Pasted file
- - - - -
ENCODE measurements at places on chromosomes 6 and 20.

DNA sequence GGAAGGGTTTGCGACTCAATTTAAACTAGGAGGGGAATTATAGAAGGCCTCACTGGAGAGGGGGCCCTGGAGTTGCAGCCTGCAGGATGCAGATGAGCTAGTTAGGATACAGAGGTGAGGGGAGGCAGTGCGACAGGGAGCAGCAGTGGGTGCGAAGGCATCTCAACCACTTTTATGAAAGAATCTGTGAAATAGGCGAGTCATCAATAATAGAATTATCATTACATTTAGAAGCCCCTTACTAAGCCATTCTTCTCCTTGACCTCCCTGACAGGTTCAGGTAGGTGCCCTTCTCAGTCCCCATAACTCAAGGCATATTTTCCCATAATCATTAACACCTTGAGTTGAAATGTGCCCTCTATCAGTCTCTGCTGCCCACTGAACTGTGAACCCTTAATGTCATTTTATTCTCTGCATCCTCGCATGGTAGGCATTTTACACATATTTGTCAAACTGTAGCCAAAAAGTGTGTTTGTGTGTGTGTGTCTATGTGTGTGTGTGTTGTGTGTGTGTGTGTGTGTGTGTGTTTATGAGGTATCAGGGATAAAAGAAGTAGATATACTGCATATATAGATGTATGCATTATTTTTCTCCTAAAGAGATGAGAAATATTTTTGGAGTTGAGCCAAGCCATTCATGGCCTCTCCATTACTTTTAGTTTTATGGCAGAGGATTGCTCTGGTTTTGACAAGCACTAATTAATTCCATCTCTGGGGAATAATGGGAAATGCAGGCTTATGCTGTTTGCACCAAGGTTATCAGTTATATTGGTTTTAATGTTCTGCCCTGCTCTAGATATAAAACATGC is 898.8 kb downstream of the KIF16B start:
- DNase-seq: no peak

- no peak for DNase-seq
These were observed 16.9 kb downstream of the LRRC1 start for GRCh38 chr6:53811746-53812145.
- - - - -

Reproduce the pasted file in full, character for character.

ENCODE measurements at places on chromosomes 6 and 20.

DNA sequence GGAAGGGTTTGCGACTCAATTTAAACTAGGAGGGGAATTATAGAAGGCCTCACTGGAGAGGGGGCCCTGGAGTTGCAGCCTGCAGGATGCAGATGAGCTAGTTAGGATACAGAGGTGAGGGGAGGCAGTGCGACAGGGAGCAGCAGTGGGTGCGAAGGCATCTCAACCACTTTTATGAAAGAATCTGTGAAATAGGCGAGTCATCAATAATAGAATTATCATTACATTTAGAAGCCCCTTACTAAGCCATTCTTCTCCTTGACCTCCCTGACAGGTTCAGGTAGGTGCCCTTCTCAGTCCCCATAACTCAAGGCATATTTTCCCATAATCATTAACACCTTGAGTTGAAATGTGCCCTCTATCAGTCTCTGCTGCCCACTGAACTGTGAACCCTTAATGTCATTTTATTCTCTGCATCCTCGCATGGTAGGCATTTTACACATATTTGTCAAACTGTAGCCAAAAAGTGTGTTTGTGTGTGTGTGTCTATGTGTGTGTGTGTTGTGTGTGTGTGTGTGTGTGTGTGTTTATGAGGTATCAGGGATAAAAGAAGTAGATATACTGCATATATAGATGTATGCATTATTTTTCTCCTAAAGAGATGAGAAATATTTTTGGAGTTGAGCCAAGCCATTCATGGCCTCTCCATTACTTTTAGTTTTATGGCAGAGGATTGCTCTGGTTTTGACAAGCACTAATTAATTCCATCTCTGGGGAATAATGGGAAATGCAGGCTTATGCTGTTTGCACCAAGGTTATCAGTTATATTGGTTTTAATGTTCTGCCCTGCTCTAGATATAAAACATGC is 898.8 kb downstream of the KIF16B start:
- DNase-seq: no peak

- no peak for DNase-seq
These were observed 16.9 kb downstream of the LRRC1 start for GRCh38 chr6:53811746-53812145.